Back at the Inn, Thorfus asks a blacksmith [drinking in the common room] about acquiring better armour. The smith, Tylic Eraclid, admits he can only really do repairs, but recommends an elven armourer, Orsabet, down by the bridge.
I know some DMs and players look at this kind of ‘shopping simulation’ and see a giant waste of time. However, my experience is that when this type of play is used strategically, it enhances the players sense that they are dealing with a living world rather than a convenient backdrop for their heroics. Sometimes it is enough to tell players they can buy anything in the PHB for a 5% markup from nearby vendors (usually after they have already become acquainted with a city or town), but, as any traveler knows, shopping can be an adventure in itself and tell you quite a bit about a location. By the time they left Midmark, this group had a mental map key neighborhoods in the city and a list of contacts they could ask about items recovered in their adventurers — they treated it like a lived in place rather than a menu.
Sthorm also approaches Ferri, asking the Sage to appraise the book and wand he ‘acquired’ in secret from Talessin’s tower. He is unable to identify the wand, guessing that it could be defensive in nature. The book, he identifies for 70g, and cautiously reveals it to be a basic spell book, and offers to buy it for 270g. Sthorm keeps it for now.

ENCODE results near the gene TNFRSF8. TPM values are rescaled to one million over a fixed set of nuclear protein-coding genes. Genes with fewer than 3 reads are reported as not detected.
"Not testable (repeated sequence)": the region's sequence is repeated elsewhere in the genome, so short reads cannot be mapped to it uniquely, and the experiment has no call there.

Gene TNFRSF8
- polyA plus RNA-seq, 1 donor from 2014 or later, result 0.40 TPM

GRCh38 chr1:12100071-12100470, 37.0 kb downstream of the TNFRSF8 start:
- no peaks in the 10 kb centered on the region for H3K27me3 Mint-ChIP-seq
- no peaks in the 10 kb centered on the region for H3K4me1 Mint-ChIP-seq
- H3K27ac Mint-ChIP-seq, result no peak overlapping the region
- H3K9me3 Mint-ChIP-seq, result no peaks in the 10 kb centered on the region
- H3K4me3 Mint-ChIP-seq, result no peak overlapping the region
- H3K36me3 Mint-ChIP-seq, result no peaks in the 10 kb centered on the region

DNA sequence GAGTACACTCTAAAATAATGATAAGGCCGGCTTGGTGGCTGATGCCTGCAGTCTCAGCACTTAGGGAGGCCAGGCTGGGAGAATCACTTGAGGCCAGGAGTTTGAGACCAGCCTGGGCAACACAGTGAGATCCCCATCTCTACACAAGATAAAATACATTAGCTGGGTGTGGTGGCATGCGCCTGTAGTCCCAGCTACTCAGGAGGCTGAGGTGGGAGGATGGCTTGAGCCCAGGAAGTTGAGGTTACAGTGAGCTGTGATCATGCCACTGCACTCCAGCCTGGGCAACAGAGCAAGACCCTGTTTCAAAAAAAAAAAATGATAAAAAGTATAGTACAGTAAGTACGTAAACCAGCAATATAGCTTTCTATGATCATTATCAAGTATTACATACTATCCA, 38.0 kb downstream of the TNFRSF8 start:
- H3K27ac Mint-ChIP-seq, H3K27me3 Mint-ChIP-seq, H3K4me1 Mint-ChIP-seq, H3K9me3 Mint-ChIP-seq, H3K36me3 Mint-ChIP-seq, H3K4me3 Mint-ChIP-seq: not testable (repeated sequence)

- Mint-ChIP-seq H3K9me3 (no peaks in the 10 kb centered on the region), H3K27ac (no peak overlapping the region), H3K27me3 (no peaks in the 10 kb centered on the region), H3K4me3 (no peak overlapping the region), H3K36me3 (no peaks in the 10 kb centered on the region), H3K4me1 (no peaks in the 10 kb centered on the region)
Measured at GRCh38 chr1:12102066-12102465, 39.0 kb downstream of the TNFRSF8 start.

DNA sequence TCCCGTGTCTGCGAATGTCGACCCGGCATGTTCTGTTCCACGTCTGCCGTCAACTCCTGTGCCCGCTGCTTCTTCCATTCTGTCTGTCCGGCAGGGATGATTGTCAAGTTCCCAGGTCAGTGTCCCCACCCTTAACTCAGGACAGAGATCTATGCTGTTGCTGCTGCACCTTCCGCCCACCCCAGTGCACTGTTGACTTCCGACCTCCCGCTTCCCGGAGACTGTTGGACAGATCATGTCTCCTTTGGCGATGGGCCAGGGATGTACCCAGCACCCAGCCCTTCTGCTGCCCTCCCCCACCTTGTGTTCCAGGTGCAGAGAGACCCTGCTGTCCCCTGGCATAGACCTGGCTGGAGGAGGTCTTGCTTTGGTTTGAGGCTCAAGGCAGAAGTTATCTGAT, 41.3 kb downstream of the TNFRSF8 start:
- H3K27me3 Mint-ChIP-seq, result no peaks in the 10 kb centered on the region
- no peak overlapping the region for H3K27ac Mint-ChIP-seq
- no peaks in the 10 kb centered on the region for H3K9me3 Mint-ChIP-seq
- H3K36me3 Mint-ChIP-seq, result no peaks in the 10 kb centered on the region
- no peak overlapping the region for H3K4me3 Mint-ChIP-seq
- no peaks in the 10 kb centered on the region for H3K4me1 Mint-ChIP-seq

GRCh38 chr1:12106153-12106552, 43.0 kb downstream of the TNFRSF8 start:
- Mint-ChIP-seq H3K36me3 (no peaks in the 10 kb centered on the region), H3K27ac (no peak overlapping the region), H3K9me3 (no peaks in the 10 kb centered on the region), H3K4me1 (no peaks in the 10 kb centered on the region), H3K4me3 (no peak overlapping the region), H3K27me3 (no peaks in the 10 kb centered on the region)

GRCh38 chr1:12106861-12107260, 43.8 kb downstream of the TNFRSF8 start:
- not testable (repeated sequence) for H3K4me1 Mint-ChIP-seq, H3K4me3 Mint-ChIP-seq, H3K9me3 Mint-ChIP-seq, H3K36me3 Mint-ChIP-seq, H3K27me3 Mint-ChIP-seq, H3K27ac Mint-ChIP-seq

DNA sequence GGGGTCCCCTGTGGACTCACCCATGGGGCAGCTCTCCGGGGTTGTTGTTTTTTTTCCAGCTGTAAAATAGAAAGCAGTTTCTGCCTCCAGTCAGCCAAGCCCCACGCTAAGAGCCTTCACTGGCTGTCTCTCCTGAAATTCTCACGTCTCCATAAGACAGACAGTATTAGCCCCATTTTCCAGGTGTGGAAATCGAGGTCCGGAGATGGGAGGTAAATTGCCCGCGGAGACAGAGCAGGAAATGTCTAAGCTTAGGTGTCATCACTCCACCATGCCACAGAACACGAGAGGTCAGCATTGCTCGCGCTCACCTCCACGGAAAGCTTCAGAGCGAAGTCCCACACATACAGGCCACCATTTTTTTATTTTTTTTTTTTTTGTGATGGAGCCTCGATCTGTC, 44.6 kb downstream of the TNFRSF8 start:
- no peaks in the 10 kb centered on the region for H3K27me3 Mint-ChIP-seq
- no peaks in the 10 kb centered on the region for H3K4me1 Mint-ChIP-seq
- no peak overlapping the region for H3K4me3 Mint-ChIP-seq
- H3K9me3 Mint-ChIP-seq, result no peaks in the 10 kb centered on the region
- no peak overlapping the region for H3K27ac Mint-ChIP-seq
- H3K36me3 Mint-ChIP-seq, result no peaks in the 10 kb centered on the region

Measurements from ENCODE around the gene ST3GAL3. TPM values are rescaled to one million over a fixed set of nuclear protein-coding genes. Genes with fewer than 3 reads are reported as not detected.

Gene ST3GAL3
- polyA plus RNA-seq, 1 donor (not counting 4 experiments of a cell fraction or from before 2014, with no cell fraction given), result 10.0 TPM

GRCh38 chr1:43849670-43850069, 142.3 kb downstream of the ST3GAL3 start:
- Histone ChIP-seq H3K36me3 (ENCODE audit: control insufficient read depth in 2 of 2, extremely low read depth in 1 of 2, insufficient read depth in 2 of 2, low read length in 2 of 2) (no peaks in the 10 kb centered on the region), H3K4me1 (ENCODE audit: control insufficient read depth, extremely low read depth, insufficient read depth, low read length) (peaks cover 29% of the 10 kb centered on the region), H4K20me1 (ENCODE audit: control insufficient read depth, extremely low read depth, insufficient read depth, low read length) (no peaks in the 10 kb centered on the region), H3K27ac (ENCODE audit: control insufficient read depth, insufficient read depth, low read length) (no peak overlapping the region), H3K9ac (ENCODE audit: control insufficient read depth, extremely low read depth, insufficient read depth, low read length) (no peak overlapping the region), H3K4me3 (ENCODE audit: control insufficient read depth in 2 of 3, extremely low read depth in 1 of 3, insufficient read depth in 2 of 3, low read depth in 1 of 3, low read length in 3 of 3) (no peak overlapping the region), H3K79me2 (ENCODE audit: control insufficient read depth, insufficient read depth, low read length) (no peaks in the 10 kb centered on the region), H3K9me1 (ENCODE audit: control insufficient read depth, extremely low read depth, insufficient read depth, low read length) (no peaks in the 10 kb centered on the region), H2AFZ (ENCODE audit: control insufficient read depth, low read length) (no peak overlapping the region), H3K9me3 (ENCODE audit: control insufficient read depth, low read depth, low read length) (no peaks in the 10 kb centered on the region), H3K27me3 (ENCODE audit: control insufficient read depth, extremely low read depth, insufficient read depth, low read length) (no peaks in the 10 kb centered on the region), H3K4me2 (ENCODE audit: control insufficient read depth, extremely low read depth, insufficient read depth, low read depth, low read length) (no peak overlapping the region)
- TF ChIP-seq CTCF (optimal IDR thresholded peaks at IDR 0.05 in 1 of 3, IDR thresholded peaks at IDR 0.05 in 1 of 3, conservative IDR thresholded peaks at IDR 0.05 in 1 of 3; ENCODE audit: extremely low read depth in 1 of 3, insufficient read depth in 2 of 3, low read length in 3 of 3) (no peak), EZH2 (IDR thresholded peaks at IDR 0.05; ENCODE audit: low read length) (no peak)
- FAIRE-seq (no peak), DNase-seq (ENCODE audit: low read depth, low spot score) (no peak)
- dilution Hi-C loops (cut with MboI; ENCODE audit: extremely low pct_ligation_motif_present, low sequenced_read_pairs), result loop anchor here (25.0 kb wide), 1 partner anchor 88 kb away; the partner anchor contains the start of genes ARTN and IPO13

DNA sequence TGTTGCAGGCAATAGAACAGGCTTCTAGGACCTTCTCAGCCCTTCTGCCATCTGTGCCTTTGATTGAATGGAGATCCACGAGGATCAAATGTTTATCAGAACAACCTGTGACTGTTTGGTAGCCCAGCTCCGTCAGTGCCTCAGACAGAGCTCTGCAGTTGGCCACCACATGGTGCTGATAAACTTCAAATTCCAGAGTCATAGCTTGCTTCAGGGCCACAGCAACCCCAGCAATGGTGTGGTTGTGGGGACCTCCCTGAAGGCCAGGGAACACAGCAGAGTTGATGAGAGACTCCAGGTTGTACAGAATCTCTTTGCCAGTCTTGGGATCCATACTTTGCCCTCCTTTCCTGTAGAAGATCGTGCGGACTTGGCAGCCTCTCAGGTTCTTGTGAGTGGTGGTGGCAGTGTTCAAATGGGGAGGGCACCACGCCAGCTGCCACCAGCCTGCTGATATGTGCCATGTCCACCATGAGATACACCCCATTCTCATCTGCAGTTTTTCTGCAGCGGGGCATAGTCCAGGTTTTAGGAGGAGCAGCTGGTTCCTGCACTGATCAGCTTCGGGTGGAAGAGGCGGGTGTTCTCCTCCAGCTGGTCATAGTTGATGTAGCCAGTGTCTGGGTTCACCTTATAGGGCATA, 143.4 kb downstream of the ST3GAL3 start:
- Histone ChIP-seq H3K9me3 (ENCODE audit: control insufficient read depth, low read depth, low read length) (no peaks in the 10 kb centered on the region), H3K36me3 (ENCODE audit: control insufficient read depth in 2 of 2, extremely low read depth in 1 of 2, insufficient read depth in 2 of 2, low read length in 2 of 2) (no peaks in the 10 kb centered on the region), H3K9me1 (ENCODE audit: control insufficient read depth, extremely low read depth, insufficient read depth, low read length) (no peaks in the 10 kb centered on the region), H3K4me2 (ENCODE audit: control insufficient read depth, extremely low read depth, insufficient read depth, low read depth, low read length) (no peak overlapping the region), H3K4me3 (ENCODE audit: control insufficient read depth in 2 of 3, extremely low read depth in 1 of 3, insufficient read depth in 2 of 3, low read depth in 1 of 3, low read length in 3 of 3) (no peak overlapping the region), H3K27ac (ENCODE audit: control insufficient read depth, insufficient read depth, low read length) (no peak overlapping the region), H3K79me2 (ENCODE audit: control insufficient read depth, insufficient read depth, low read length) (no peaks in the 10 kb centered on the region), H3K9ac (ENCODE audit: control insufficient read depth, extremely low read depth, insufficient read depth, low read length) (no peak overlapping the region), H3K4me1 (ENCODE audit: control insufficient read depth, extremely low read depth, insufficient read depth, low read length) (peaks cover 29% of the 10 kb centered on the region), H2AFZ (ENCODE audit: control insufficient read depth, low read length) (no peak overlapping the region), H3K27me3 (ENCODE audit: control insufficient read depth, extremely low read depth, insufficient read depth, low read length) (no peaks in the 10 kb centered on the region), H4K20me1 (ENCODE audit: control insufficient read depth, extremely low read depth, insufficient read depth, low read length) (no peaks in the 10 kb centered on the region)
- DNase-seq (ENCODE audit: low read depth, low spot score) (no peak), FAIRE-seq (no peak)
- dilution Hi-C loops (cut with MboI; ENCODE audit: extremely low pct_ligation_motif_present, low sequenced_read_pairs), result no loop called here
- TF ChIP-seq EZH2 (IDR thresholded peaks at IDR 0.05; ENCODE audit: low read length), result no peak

The next morning, Axel ribs Galron about his actions towards the various women the previous day. Although he claims he is just trying to haggle and charm, we all know the young Paladin is a horny teenager. Axel offers to take him to a brothel, but he declines.
The party returns to Desric, where he offers us a job. After some bad luck, a party he sent to Xen’Khel half a year ago went missing. They had been on a mission to open a previously locked up area, but their disappearance destroyed any hope of finding it, as they had the only known key. Desric’s research turned up a second key though, and, several weeks ago, he sent Galdor’s Free Company to collect it from a tomb deep beneath the University in Midmark.
These paragraphs describe the moment when I introduced a rather big adventure hook – one that would eventually bring the party to the nearest mega-dungeon (the Xen’Khel ruin mentioned here). As the game approaches eighty sessions, the party is still dealing with the fallout of their acceptance of this job.
It is significant, though, that the hook actually consists of two parts – a starter dungeon located inside the current city and the mega-dungeon of Xen’Khel. That was purposeful and accomplished two things: first, it made the mission seem doable to the group despite their low level; second, it provided a natural place for a break from dungeon-delving between the starter and mega dungeons if they grew tired of that activity.
The tomb, a remnant of the ancient Dwarven city Midmark is built upon, is supposedly that of a high-ranking family. Galdor’s men managed to locate it, but turned back after they lost a man to trap.